Cloud castles: NASA wants to deploy manned solar-powered airships to Venus

Cloud castles: NASA wants to deploy manned solar-powered airships to Venus
Despite its hellish surface, Venus turns out to be quite an attractive planet for exploration. NASA scientists are developing a project of conquering its upper atmosphere – a fleet of solar-powered aircraft may build up a whole cloud city in the future.

The challenging conditions on Venus’ surface – that is, 92 Earth’s atmospheres of pressure, the sulphuric acid rain with lightning bolts and temperatures of nearly 500 C – made scientists literally turn to cloud castles. This idea has been recently developed in NASA’s High Altitude Venus Operational Concept (HAVOC) mission that is set to send a series of missions to the planet.

“The vast majority of people, when they hear the idea of going to Venus and exploring, think of the surface, where it’s hot enough to melt lead and the pressure is the same as if you were almost a mile underneath the ocean,”aerospace engineer at NASA Langley Research Center Chris Jones told IEEE Spectrummagazine. “I think that not many people have gone and looked at the relatively much more hospitable atmosphere and how you might tackle operating there for a while.”

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First, HAVOC is set to send a robot to explore the atmosphere of Venus. It could be followed by a manned mission to orbit and a mission to the planet’s atmosphere – both would include a 30-day stay. Later on, a crew of two astronauts would spend a year in the atmosphere, and someday a whole human colony in a cloud city might be established.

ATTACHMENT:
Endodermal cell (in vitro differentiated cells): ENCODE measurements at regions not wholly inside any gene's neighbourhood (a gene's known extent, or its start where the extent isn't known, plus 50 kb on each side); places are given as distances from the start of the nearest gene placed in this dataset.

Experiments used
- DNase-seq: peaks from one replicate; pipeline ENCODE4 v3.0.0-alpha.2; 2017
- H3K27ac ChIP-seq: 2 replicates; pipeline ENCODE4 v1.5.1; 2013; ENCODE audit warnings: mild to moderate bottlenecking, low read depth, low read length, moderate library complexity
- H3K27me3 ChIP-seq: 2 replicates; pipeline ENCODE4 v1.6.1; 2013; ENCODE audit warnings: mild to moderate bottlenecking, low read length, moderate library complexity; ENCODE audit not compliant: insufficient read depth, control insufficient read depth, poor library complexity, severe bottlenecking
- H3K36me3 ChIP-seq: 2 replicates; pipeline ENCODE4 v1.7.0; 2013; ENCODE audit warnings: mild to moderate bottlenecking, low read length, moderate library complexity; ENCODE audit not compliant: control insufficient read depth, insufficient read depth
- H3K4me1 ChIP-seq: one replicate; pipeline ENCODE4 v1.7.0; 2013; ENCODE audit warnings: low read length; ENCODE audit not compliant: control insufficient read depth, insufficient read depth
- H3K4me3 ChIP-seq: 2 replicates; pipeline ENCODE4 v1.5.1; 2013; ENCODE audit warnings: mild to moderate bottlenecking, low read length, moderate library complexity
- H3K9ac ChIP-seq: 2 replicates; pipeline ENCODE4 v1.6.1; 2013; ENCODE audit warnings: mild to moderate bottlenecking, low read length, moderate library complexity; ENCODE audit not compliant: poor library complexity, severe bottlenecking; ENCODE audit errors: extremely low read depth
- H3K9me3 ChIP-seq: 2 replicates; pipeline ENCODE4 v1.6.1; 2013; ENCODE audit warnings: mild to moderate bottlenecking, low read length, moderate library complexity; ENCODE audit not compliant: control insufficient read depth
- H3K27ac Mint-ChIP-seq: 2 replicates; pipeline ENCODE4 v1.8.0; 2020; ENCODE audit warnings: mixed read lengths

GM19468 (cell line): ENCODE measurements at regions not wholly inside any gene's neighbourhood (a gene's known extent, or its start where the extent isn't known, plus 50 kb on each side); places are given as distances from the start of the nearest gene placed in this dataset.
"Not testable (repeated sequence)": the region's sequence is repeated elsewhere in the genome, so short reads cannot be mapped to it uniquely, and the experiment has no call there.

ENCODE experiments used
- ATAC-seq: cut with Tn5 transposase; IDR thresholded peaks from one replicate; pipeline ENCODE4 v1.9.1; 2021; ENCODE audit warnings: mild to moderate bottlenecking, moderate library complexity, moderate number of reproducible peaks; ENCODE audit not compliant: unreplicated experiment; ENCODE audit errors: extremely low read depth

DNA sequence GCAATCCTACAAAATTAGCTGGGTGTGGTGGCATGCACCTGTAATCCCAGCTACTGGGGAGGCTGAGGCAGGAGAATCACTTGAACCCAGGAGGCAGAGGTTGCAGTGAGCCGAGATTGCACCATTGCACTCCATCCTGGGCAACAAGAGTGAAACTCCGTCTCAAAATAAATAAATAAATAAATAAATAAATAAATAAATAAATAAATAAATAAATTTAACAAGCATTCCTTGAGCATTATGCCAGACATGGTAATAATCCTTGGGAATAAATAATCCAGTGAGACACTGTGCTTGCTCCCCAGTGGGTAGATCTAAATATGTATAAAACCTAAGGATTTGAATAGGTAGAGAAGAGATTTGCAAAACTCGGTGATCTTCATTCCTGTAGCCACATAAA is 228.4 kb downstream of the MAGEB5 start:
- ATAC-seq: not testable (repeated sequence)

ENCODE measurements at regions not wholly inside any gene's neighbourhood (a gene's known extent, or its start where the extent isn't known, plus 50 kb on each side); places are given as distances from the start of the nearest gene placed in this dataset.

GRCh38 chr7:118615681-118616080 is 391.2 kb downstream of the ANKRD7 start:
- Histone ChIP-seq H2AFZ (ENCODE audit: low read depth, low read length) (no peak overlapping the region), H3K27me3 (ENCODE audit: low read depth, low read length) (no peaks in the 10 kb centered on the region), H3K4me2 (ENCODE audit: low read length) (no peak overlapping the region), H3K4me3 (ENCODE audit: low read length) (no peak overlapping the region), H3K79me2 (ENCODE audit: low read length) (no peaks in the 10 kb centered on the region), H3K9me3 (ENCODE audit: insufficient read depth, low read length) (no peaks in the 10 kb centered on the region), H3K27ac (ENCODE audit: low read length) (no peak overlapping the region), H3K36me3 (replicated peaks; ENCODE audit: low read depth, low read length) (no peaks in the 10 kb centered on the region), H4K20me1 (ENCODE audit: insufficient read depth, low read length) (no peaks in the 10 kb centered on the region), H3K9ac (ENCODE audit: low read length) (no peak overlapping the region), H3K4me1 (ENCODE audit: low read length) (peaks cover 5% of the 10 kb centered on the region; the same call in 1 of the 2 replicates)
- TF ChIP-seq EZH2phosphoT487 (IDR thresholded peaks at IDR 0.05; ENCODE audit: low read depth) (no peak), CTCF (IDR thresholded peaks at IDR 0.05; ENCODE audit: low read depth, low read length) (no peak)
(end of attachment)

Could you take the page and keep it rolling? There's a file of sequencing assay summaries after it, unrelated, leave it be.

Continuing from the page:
The remarkable vehicle that would carry out the mission is designed to be nearly 130 meters long, with a small 21-cubic-meter habitat for the crew and its top covered with more than 1,000 square meters of solar panels. As Venus is the second closest planet to the Sun, it gets 40 percent more solar power than the Earth – and 240 percent more than Mars.

Impact craters on the surface of Venus (Image reconstructed from radar data, Wikipedia)

“Traditionally, say if you’re going to Mars, you talk about ‘entry, descent, and landing,’ or EDL,” explained NASA scientist Dale Arney. “Obviously, in our case, ‘landing’ would represent a significant failure of the mission, so instead we have ‘entry, descent, and inflation,’ or EDI.”

“Venus has value as a destination in and of itself for exploration and colonization,” said Jones. “But it’s also complementary to current Mars plans.”He added, “There are things that you would need to do for a Mars mission, but we see a little easier path through Venus.”

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The astronauts on the Venus mission are unlikely to leave the aircraft, so – 50 kilometers from the planet’s surface – it would be safer than the expedition to Mars. According to the scientists, they would be studying the planet’s advanced greenhouse effect to better understand the Earth’s possible future.

The planet Venus is seen as a black dot as it makes its transit across the sun over Tijuana.(Reuters / Jorge Duenes)